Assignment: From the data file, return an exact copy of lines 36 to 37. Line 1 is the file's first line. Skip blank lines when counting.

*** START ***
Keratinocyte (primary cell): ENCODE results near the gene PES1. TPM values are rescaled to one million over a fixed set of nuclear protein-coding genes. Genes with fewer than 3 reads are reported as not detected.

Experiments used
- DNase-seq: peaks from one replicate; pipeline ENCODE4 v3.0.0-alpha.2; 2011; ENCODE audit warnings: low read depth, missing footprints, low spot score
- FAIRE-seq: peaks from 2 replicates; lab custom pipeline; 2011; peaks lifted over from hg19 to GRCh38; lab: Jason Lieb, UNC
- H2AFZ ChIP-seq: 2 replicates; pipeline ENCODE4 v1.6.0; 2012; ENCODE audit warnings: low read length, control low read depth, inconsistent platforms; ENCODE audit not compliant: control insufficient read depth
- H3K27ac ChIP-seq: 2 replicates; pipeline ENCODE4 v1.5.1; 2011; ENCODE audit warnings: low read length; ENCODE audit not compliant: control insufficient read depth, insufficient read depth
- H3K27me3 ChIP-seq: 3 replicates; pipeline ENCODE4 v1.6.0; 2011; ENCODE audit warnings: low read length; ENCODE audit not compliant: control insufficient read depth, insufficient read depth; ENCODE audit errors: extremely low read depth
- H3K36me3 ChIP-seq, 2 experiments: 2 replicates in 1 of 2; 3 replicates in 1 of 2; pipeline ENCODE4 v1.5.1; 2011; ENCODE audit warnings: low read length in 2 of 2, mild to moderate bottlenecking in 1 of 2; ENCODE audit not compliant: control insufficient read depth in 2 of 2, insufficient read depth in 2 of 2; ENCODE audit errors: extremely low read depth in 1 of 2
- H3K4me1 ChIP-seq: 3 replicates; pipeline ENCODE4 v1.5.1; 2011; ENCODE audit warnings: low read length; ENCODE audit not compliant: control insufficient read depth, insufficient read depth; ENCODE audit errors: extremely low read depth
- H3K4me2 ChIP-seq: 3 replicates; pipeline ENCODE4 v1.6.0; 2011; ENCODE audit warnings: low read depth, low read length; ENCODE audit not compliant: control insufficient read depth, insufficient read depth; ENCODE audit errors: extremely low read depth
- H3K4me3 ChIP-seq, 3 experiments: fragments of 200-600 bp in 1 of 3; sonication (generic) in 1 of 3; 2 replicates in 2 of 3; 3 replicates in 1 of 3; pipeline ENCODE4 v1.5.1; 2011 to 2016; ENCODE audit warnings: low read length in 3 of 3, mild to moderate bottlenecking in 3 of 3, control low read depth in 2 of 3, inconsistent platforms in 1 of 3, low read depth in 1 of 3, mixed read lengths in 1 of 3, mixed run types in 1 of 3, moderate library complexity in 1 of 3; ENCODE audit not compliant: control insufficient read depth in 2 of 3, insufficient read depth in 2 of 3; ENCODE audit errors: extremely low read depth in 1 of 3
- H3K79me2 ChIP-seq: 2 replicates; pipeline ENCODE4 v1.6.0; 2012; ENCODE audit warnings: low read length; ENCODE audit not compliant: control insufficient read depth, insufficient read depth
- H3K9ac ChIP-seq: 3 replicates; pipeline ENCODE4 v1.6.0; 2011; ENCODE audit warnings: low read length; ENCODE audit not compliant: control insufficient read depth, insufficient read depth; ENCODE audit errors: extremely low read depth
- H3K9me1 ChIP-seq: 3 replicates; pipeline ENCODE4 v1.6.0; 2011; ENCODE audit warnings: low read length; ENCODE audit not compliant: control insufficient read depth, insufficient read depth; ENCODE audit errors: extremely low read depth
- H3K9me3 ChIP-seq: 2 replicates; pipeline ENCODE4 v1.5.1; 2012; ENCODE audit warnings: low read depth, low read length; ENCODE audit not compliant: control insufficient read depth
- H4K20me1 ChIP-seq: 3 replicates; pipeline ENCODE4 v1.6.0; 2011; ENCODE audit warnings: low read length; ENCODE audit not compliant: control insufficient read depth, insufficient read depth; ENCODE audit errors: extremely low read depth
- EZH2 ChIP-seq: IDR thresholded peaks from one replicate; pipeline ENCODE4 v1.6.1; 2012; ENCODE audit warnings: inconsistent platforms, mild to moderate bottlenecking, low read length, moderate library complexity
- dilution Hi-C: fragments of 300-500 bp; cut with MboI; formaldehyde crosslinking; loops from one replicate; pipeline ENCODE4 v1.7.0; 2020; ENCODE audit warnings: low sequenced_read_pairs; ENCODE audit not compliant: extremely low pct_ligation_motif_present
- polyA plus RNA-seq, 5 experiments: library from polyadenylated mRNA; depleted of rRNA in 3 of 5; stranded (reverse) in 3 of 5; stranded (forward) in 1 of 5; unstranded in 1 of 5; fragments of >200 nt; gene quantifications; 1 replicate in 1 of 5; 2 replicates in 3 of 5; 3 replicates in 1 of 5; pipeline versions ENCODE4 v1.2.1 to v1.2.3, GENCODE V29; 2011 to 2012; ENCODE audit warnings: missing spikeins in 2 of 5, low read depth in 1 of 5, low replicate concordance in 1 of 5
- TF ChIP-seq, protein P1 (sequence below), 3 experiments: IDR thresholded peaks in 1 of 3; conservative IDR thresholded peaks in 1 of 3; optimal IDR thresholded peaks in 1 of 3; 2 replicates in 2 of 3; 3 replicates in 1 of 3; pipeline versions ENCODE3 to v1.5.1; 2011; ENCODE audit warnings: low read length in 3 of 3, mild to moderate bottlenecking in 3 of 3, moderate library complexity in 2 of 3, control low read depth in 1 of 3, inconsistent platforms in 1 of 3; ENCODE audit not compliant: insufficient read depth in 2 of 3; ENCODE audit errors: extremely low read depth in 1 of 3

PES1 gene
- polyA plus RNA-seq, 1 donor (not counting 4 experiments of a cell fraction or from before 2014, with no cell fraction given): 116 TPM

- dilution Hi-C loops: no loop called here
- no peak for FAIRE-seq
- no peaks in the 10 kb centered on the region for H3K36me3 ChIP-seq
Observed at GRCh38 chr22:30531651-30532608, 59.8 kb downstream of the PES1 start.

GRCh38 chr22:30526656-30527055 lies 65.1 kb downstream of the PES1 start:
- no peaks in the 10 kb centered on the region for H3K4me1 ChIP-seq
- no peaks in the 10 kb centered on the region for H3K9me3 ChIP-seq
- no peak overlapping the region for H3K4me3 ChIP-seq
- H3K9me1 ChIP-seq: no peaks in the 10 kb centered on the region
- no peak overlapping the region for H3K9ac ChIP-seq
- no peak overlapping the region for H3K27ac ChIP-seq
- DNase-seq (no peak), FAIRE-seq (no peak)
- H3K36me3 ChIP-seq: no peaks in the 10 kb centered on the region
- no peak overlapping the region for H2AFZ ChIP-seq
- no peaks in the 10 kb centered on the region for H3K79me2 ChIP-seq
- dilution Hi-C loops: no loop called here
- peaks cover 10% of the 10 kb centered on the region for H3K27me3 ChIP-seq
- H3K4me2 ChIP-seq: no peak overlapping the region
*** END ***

- no peak overlapping the region for H2AFZ ChIP-seq
- no peaks in the 10 kb centered on the region for H3K79me2 ChIP-seq